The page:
This study examined under naturalistic assessment conditions the validity of self-reported opiate and cocaine use among 175 veterans enrolled in methadone treatment, and factors related to self-report validity, such as stage in treatment and drug of abuse. Veterans were interviewed by clinical staff about past 30-day drug use with the addiction severity index (ASI), and urinalysis results were obtained for the same 30-day interval assessed with the ASI. Analysis revealed that urinalysis generally produced higher rates of substance use than patient self-report, and with the exception of reported opiate use among new patients presenting for treatment, validity of patient self-reported drug use generally was poor with patients under-reporting both opiate and cocaine use. The findings are in marked contrast to those obtained in other studies in which participants are ensured confidentiality regarding their self-reports. Further, the results raise questions about the utility of self-report measures of substance use to assess patient progress or methadone program performance. Copyright (C) 2000 Elsevier Science Ireland Ltd.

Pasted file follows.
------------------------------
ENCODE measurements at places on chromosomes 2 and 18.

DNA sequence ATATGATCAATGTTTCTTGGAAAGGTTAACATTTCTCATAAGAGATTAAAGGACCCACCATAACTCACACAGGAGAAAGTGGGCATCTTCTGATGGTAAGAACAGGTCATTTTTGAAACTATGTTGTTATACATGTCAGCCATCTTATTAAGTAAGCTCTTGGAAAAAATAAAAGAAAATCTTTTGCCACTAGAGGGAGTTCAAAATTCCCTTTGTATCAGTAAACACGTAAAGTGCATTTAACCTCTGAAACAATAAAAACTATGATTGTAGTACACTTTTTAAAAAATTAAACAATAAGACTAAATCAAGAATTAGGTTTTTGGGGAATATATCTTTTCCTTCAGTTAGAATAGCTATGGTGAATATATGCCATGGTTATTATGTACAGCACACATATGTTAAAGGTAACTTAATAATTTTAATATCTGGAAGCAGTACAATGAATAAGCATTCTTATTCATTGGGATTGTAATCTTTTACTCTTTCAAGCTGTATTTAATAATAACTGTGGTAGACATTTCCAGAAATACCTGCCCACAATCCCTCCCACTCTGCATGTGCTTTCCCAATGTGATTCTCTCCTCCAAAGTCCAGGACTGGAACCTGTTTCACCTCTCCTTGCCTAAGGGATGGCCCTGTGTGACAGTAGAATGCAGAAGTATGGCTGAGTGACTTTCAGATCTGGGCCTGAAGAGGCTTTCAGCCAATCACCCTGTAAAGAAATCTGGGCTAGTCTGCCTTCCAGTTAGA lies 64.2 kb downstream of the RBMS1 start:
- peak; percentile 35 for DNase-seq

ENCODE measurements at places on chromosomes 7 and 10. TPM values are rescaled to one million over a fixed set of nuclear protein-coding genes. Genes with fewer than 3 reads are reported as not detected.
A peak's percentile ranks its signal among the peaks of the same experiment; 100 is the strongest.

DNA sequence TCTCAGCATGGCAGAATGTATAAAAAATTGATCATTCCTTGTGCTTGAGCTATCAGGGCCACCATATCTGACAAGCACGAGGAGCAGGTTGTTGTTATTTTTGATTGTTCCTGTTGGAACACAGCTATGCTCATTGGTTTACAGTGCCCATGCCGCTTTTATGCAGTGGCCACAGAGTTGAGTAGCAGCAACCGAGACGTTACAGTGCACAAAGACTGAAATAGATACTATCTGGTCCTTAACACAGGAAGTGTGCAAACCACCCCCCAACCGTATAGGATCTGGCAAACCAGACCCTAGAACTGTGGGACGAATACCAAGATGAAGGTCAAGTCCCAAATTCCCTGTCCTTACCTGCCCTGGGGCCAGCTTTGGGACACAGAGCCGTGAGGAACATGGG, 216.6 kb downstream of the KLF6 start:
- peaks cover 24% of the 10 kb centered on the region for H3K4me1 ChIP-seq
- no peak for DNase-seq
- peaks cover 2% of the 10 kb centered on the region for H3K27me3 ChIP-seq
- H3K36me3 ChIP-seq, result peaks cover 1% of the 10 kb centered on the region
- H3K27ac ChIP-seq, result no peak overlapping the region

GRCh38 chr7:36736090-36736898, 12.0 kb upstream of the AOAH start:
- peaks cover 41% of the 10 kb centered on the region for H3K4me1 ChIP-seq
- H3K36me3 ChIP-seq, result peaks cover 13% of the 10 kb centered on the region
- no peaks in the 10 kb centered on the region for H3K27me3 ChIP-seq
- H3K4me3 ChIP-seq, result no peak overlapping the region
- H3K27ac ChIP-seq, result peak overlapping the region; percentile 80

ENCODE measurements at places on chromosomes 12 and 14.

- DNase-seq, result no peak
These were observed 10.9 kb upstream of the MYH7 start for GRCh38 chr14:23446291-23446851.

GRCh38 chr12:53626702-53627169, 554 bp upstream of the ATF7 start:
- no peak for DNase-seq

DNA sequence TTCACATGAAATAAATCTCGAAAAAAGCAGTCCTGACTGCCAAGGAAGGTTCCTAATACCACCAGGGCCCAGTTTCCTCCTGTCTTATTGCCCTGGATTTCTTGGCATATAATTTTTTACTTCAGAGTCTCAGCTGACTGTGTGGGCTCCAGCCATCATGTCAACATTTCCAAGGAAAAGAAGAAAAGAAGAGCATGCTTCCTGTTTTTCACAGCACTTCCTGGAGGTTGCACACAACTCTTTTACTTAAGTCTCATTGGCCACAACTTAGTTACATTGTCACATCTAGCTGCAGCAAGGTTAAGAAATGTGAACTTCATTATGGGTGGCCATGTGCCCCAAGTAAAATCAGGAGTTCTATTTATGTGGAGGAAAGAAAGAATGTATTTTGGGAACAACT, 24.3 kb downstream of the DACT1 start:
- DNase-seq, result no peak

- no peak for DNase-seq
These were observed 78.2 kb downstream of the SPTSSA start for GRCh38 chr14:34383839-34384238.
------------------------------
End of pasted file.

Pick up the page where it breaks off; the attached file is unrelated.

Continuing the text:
|Journal||Drug and Alcohol Dependence|
|State||Published - 2000|